Every now and then children get the feeling, in some vague and inarticulable way, that their relationship with their parent has unraveled. And the child who feels this way is the child who no longer asks for attention, but demands it, usually by acting in ways you, you wishful thinker you, thought you had long ago said good-bye to. Your perfect sleeper suddenly decides 3 a.m. is the ideal time to chat. Your happy student suddenly hates school. And your independent little tyke will no longer go to the kitchen by herself, let alone the bathroom. And your child is always, but always, under your feet. Or maybe your little one is throwing tantrums like candy, or expresses his profound distaste, even hatred, for you on a disconcertingly regular basis. Or she swears on all that she knows is holy that she doesn’t need you. Not one bit.
Well, I’ve got something for you. Something of a miracle in fact. I can say that because I didn’t invent it. I learned it from Mary Hartzell, the wise and hugely gifted director of the nursery school my boys were lucky enough to attend. I think she adapted it from Stanley Greenspan‘s Floortime.
Anyway, Mary used to call it Special Time. It’s a plan that works particularly well for pre-schoolers – make that wildly, amazingly, well – but embedded in this little gem is a deep truth about parenting. Everything goes better when we are in relationship with our children, when we feel connected even, maybe especially, when things are happening that make us angry, or anxious, or upset in any of the ten thousand ways the world can catch us up and send us spinning.
So if I you have been struggling with your young child, scratching your head and wondering how you got to this whining, yelling, fighting, nagging nightmare of a place, try this: give your child your focused attention for fifteen minutes out of every day. During that time, don’t answer the phone, cook dinner, or talk to your neighbor. And for God’s sake don’t check your email or, heaven forfend, blog. Instead, do whatever your child wants (within reason of course!). You can read, talk, play cards or house, listen to music, take a walk. What you do is actually less important than how you do it. So put a clock out (or, better yet, a timer) and give yourself over to her with grace and good humor. Have fun with your child and let her know that you enjoy this special time together. And if you absolutely detest playing Hide-and-Seek, take comfort from the fact that it’s only for fifteen minutes. Even I could play Barbie for fifteen minutes if I had to. Mary called this Special Time, but I think you and your child could come up with a name all your own.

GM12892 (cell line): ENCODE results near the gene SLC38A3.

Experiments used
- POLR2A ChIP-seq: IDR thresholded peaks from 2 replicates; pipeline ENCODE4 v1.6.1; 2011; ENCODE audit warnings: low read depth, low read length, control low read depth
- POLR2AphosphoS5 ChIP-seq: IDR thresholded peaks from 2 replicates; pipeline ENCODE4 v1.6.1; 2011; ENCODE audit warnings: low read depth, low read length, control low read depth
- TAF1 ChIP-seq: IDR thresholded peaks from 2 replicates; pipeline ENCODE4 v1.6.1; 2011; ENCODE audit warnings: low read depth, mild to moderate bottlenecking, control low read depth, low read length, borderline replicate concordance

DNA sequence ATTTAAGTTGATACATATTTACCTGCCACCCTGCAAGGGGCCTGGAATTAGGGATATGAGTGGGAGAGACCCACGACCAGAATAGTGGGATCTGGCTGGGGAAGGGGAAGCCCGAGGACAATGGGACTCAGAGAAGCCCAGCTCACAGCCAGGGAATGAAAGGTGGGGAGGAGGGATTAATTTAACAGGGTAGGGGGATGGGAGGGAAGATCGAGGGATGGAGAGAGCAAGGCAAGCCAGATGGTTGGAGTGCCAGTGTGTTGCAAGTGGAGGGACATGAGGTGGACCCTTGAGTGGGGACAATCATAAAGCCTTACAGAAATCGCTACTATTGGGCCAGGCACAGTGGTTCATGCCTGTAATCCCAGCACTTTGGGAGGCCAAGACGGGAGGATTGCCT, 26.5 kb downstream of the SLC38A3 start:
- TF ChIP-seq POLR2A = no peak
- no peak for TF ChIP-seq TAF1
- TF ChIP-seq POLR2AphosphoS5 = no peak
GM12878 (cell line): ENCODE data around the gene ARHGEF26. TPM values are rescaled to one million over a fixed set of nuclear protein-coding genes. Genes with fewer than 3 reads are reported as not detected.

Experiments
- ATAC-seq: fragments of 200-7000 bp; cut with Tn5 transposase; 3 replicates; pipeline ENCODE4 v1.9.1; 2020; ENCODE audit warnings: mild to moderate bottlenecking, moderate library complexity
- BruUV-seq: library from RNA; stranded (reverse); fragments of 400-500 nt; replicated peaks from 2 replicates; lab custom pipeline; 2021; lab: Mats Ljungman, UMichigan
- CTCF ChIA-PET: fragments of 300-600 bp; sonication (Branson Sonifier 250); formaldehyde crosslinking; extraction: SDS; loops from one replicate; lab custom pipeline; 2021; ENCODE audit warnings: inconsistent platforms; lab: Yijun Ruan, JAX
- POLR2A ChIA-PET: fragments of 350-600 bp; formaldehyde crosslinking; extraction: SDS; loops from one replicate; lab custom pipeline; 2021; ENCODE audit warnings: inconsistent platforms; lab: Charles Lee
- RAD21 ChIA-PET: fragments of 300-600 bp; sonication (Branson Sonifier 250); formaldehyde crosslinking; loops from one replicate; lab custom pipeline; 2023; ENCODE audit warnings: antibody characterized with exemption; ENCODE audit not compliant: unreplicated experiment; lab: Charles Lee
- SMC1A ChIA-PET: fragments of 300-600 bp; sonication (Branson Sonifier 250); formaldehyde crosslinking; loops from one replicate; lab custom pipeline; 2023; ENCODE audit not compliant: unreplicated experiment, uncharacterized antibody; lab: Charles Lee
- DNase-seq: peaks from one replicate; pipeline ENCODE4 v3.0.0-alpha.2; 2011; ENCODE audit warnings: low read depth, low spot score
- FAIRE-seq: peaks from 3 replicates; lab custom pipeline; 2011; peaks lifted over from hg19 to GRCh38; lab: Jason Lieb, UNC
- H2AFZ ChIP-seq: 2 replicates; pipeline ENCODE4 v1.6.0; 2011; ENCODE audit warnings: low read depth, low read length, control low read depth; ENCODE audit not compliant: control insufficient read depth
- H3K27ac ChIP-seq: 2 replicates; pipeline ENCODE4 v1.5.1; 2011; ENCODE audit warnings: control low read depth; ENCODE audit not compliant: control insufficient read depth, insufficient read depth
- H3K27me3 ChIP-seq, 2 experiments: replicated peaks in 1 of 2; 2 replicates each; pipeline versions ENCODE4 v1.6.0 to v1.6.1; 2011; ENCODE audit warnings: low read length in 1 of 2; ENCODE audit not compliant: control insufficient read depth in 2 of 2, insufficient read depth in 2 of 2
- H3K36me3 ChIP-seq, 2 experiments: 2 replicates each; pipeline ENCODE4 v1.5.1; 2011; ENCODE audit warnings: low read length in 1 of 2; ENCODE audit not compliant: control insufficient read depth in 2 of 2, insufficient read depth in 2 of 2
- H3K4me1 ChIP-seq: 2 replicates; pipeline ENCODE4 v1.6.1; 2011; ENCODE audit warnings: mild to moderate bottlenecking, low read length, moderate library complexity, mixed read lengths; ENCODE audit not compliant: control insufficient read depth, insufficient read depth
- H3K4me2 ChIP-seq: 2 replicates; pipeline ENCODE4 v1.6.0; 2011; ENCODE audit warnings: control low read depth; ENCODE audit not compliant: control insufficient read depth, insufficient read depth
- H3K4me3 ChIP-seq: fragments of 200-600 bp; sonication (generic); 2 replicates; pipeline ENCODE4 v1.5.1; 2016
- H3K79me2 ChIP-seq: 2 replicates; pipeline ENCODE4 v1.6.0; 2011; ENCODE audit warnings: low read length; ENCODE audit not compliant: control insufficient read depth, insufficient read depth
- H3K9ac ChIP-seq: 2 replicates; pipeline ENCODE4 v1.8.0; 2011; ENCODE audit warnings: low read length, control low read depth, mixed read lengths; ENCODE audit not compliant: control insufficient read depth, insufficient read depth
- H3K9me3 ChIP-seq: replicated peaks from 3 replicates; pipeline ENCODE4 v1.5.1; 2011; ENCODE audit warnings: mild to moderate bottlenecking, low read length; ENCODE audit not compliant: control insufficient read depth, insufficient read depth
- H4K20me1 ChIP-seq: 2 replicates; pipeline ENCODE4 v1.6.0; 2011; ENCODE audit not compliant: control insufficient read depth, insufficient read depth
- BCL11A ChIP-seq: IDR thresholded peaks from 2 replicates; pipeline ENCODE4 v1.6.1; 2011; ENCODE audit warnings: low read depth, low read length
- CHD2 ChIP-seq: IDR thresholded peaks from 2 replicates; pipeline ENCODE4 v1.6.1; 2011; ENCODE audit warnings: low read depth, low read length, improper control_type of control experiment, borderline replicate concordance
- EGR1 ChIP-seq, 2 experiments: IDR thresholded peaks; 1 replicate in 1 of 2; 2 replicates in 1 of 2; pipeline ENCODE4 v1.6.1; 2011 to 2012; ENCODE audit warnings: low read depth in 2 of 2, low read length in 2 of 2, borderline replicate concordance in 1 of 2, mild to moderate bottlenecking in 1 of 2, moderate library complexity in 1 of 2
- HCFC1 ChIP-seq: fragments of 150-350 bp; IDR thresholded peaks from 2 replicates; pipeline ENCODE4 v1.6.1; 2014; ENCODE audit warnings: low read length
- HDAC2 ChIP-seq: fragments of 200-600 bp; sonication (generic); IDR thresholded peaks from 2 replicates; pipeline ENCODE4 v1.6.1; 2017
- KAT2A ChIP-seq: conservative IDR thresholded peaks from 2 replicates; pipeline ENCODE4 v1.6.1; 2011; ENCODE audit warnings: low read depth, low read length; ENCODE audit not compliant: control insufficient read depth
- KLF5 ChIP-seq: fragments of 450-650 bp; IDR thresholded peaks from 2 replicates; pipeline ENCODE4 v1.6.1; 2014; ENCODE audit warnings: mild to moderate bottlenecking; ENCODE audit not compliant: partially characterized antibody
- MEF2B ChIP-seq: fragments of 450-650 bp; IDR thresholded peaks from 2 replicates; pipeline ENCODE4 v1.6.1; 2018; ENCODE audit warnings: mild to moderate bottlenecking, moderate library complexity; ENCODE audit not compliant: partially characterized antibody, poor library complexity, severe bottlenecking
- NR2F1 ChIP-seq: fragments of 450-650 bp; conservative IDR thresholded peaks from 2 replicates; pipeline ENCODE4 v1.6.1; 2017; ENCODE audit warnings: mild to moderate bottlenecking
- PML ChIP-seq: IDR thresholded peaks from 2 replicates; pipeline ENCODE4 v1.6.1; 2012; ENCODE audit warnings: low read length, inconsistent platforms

It is often the case – but not always – that when little children start behaving in ways that make their doting parents look for body snatchers under the bed something has changed. Something has happened that has made the little person aware of how little power he has. Calling the shots in Special Time restores to him an appropriate sense of power. That’s why it is crucial that the choice of activity is up to him. (Naturally, you can refuse if the request is out of line. We did that once when one of ours suggested we pass the time by pulling his mother’s hair!)
Additionally, the fact that Special Time has a defined beginning and end reinforces the child’s sense that life has boundaries (save the existential crises for later). The fact that you repeat Special Time every day gives her a reassuring sense of predictability. Both will help her feel that, no matter how much it may feel that somehow her life has come loose from its moorings, it really hasn’t.
Special Time is so fun for children that time really flies. So give your child a “two-minute warning” before the time is really up. Then say calmly, “Special Time is over for today.” When he complains (which he will), you say, “I know; it’s hard when Special Time ends.” And if he has a screaming tantrum (you know what those sound like, right?) the first day, hold the line, saying “I loved having Special Time with you too. Aren’t we lucky we can do it again tomorrow?” And that is it.
About those fifteen minutes. You do have them. They are right there in every day. And if you make the time for Special Time, I will go out on a limb here and say that chances are better-than-Vegas-good that you will not have a child hovering underfoot, complaining balefully that there’s nothing to do or repeatedly whacking her younger brother on the head. Instead, you will have a child who feels seen and loved, who knows that amid all the chaos, her connection with you is secure. And in the long haul of the twenty-four hours of a day, you will have more time to attack your to-do list because the child who feels secure in her relationship with her parent is the child who can amuse herself while you, uh, blog.
A few rules:
- If you promise to give your child Special Time every day, you must follow through.
- Special Time is not contingent on her behavior (Thus, you do not say, “If you don’t get dressed this minute, we won’t have Special Time today.”)
- If you have more than one child over age three, the two-for-one deal will sadly not fly. Give them each Special Time. Then sit back and watch the sibling love flow.
I usually make it a point not to use the phrase, “Trust Me” but here I will make an exception. Special Time is really the secret sauce of parenting young children. Children are nothing if not perfect little barometers for the social and emotional life of the family. Pull Special Time out of your pocket when you move, add a new baby to the house, take a business trip, whenever you feel your young child – or your relationship with your young child – is out of sorts.
I don’t expect you to trust me just because I tell you to.
Just try it.